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Literary Devices in King Lear

Soliloquy: Soliloquies, where characters speak at length about their emotions and motivations while no other characters are present, allow the audience to glean a better understanding of character actions and inner turmoil. A variety of characters, including Lear, Edmund, and Edgar, all deliver soliloquies throughout the play, which create dramatic tension when the audience knows something the characters do not.

Literary Devices Examples in King Lear:

Act I - Scene I

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"unprized precious..."   (Act I - Scene I)

This is an oxymoron. France is saying that Cordelia is precious just because she is unprized, or unvalued. She is unprized because she is, paradoxically, too honest, and has even been disowned by her father. An oxymoron is a figure of speech in which apparently contradictory terms appear in conjunction.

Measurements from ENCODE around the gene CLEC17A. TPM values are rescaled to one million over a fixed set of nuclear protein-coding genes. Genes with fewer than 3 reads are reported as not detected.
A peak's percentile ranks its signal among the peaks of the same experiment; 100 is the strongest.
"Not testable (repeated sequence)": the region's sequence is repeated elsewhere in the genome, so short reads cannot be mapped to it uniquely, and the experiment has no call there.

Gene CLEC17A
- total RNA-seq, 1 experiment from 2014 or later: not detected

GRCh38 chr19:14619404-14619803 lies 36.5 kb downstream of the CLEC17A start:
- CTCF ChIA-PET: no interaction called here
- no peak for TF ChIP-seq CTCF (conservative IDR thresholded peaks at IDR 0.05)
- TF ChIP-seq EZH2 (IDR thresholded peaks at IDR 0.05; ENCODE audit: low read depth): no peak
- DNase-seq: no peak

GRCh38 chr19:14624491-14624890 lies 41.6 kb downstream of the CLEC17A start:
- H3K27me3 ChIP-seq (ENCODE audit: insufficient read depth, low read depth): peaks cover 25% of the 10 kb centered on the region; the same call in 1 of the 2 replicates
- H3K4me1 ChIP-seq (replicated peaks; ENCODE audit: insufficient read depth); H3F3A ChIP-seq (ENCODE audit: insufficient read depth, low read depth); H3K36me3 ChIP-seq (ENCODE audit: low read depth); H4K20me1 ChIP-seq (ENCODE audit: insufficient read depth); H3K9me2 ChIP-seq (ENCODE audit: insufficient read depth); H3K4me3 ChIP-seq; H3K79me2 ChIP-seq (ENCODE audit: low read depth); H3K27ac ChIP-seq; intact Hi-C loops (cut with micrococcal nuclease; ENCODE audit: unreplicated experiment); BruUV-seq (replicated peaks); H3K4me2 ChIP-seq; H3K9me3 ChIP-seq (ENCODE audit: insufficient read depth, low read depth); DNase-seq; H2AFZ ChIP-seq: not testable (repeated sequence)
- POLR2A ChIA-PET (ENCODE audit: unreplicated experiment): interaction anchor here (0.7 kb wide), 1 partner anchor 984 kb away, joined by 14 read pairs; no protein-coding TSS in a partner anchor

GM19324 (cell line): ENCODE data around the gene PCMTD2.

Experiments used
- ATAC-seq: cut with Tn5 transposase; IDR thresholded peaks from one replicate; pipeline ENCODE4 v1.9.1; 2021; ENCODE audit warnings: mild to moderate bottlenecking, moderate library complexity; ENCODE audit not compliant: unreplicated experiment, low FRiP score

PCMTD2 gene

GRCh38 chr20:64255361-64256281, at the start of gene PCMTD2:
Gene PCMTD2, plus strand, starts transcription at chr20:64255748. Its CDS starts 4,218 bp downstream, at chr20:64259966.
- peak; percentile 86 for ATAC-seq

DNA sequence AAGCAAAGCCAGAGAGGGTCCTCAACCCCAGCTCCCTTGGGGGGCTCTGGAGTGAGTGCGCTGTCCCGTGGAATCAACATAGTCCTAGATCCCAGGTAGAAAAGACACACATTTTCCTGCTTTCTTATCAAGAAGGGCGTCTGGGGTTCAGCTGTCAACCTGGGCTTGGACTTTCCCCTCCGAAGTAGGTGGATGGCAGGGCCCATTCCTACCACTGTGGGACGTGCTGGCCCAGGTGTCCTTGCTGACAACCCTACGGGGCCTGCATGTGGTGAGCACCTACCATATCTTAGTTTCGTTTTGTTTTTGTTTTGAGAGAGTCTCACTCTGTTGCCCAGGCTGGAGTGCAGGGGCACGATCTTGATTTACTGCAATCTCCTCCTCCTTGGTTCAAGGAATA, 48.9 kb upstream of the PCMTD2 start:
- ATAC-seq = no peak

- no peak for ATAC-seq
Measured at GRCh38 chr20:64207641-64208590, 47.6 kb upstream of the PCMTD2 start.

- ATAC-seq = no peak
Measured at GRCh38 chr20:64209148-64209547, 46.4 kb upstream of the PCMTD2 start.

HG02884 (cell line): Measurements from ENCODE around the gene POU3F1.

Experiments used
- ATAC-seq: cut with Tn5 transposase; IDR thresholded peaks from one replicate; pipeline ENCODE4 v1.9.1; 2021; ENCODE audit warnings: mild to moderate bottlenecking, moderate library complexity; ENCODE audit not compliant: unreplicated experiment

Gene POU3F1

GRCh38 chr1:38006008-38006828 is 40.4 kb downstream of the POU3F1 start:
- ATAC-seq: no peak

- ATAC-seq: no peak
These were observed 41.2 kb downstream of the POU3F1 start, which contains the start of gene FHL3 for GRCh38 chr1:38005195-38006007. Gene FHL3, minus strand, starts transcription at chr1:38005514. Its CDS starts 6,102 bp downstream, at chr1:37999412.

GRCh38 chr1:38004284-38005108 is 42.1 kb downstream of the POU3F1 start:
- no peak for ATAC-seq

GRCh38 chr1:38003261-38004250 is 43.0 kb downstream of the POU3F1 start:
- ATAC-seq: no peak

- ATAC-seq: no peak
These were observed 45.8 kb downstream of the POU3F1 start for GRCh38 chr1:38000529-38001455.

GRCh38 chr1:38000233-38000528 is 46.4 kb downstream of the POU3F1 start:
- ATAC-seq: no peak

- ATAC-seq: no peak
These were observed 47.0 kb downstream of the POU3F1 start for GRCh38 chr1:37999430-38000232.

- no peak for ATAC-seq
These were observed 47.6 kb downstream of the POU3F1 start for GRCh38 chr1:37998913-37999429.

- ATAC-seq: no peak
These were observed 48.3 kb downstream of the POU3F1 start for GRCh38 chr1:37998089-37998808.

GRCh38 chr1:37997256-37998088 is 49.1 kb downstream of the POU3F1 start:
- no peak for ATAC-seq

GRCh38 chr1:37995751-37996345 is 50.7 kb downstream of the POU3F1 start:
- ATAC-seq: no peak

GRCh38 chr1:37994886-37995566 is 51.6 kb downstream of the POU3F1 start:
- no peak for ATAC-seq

"KING LEAR: To take 't again perforce! Monster ingratitude!..."   (Act I - Scene V)

Lear continues to dwell on his own thoughts while barely listening to the Fool, who is endeavoring to distract him. The dialogue between the two characters is an unusual mixture of comedy and pathos.

"cataracts ..."   (Act III - Scene II)

Shakespeare uses the term “cataracts” to mean the figurative floodgates of heaven, which are thought to hold back the rain. Notice that Lear speaks directly to these floodgates, stating: “You cataracts and hurricanoes.” This is an example of personification, or attributing human qualities to non-human things.

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